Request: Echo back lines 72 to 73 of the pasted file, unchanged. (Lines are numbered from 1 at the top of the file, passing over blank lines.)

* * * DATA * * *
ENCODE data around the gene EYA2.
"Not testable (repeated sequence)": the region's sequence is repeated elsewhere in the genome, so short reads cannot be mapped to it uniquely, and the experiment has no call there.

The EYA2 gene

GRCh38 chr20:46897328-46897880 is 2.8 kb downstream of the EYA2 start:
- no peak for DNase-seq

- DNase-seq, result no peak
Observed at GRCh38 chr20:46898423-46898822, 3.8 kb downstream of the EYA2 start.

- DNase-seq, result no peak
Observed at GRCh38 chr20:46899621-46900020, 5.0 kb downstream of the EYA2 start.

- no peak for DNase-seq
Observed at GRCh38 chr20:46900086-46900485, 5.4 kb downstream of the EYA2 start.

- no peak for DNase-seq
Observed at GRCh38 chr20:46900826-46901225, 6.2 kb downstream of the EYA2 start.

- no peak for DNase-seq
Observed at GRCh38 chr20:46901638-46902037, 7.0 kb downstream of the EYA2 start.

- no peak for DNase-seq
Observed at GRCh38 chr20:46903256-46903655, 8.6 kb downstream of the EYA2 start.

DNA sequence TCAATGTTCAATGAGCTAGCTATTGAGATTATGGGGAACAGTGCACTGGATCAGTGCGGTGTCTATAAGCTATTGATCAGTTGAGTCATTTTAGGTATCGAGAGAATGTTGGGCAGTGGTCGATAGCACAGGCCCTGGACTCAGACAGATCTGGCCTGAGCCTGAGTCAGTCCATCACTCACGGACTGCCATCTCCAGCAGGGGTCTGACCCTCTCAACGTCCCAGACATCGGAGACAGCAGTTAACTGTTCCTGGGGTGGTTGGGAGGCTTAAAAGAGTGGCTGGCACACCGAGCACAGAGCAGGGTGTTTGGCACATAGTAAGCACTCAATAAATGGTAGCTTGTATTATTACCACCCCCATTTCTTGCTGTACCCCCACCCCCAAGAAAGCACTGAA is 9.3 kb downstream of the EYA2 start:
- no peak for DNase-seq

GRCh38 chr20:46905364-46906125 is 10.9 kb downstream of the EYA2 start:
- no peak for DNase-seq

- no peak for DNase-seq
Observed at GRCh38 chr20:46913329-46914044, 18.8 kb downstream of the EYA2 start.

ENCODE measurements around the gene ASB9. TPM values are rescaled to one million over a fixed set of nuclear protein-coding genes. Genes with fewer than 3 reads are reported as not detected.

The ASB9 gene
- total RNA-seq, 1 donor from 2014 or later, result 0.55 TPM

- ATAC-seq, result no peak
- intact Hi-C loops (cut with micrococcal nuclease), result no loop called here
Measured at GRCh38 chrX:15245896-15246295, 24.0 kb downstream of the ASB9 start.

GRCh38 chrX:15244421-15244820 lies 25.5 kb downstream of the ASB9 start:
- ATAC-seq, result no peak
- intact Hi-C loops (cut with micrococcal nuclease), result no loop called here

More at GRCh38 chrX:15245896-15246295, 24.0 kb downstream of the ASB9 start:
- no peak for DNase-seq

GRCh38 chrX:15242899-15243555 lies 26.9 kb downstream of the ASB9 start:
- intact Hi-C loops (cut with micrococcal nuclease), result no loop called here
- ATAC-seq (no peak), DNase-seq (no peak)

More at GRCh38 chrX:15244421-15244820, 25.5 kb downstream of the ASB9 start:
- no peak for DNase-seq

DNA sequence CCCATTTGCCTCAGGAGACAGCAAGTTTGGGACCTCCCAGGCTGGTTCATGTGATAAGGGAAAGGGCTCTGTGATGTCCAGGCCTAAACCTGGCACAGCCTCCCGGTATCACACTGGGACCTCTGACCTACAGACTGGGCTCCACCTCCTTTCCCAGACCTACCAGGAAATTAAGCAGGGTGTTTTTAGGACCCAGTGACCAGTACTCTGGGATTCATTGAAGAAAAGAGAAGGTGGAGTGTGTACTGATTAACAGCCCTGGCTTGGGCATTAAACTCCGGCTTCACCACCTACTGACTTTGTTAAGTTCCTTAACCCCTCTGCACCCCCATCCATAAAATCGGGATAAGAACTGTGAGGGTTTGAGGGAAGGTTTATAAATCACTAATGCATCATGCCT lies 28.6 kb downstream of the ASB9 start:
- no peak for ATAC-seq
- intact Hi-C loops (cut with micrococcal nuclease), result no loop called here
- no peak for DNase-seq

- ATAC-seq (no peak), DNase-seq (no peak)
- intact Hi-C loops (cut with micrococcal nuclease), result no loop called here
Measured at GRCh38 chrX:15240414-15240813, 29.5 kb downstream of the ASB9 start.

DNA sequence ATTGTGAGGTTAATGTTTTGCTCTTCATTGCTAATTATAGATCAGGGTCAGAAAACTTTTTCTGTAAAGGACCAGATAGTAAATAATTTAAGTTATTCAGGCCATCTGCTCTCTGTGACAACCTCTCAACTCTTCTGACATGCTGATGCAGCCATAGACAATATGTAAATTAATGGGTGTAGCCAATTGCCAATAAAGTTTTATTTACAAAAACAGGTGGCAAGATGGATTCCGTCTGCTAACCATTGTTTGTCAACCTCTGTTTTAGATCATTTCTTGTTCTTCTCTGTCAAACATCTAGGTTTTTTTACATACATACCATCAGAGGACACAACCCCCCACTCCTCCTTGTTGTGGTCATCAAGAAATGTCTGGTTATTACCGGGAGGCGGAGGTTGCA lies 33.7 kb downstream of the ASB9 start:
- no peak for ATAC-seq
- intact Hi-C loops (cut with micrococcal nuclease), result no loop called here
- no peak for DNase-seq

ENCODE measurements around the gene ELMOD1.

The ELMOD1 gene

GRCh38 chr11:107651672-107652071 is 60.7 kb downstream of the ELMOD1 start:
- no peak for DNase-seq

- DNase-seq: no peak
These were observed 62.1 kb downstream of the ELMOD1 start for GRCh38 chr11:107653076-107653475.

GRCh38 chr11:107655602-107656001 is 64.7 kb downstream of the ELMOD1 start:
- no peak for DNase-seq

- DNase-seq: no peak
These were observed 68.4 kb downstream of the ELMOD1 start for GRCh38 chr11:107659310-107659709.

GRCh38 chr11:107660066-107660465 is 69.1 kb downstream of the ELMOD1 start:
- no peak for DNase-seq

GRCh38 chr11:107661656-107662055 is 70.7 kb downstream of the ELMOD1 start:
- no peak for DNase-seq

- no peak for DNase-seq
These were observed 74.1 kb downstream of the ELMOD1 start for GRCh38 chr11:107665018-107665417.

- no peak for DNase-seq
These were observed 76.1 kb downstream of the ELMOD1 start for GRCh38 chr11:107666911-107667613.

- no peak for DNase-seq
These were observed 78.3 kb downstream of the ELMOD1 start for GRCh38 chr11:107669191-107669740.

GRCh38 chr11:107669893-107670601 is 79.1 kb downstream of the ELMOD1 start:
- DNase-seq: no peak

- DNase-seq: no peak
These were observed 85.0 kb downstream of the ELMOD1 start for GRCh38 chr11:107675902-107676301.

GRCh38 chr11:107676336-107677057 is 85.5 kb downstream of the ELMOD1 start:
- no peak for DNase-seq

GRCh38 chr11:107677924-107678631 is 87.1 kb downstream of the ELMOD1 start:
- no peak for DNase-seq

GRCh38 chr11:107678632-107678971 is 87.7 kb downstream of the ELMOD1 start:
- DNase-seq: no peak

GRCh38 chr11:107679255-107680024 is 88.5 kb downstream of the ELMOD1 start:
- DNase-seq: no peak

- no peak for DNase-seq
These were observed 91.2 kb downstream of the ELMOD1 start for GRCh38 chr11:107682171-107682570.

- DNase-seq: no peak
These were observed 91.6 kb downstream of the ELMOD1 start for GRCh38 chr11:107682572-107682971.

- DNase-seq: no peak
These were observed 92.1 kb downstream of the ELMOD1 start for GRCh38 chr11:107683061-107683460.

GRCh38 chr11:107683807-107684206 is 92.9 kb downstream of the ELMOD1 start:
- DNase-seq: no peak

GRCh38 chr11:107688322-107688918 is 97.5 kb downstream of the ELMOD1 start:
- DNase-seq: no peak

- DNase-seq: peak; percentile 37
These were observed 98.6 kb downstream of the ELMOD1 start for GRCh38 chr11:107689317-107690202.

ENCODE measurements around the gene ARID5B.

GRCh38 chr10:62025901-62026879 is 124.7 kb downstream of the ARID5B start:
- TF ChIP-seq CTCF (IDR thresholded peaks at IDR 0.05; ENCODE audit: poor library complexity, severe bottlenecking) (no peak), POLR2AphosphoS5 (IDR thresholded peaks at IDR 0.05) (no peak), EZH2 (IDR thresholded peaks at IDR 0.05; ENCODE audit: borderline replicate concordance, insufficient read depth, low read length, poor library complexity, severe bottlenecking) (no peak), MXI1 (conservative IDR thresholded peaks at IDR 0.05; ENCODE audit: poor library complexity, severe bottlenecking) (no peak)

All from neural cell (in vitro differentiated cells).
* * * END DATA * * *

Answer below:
- DNase-seq: no peak

- DNase-seq: no peak